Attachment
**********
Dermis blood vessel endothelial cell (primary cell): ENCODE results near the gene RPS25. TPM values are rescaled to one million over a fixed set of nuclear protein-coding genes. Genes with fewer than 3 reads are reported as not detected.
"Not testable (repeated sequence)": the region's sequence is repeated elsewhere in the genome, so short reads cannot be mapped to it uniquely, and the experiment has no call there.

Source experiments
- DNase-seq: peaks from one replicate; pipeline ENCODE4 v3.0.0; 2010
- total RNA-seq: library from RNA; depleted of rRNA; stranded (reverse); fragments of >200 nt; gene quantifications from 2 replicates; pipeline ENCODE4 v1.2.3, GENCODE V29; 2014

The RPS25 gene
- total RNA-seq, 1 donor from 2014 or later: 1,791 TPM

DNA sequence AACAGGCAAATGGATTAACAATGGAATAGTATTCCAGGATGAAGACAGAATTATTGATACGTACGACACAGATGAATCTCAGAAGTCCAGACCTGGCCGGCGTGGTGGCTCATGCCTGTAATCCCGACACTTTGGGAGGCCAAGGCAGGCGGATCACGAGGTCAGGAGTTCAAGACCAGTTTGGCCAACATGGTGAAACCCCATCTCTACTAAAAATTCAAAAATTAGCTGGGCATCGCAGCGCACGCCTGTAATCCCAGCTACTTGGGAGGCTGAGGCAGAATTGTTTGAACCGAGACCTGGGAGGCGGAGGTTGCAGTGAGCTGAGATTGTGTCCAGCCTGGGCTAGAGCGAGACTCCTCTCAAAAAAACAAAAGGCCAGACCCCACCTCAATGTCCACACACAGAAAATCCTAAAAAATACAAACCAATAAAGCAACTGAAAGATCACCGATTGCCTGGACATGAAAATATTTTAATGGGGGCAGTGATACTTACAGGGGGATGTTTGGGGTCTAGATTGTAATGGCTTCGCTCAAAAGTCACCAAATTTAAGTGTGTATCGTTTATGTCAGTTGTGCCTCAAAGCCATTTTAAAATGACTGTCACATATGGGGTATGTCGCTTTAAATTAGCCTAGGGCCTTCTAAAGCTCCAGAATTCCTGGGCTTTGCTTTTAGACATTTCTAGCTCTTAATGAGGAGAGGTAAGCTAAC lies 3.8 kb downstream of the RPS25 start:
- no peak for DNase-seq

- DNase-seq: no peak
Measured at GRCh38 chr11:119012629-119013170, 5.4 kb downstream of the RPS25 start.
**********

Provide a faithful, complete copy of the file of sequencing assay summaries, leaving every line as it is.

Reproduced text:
Dermis blood vessel endothelial cell (primary cell): ENCODE results near the gene RPS25. TPM values are rescaled to one million over a fixed set of nuclear protein-coding genes. Genes with fewer than 3 reads are reported as not detected.
"Not testable (repeated sequence)": the region's sequence is repeated elsewhere in the genome, so short reads cannot be mapped to it uniquely, and the experiment has no call there.

Source experiments
- DNase-seq: peaks from one replicate; pipeline ENCODE4 v3.0.0; 2010
- total RNA-seq: library from RNA; depleted of rRNA; stranded (reverse); fragments of >200 nt; gene quantifications from 2 replicates; pipeline ENCODE4 v1.2.3, GENCODE V29; 2014

The RPS25 gene
- total RNA-seq, 1 donor from 2014 or later: 1,791 TPM

DNA sequence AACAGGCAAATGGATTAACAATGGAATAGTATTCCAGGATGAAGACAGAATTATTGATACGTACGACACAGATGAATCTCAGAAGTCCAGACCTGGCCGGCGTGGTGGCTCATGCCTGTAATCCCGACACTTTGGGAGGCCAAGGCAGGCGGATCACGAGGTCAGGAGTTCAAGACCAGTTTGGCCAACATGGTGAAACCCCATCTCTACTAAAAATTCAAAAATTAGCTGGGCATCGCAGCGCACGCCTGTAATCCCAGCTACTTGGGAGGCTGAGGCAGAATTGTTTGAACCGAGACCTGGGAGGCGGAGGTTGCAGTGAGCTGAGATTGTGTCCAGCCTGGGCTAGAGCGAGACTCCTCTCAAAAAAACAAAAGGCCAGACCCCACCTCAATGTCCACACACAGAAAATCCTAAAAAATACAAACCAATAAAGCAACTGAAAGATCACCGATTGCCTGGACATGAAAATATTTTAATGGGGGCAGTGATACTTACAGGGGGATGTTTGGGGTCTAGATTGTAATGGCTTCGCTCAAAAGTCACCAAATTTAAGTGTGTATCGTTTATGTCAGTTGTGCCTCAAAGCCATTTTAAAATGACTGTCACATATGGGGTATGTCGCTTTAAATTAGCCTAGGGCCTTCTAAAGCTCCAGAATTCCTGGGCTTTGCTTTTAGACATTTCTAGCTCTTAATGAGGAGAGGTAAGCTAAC lies 3.8 kb downstream of the RPS25 start:
- no peak for DNase-seq

- DNase-seq: no peak
Measured at GRCh38 chr11:119012629-119013170, 5.4 kb downstream of the RPS25 start.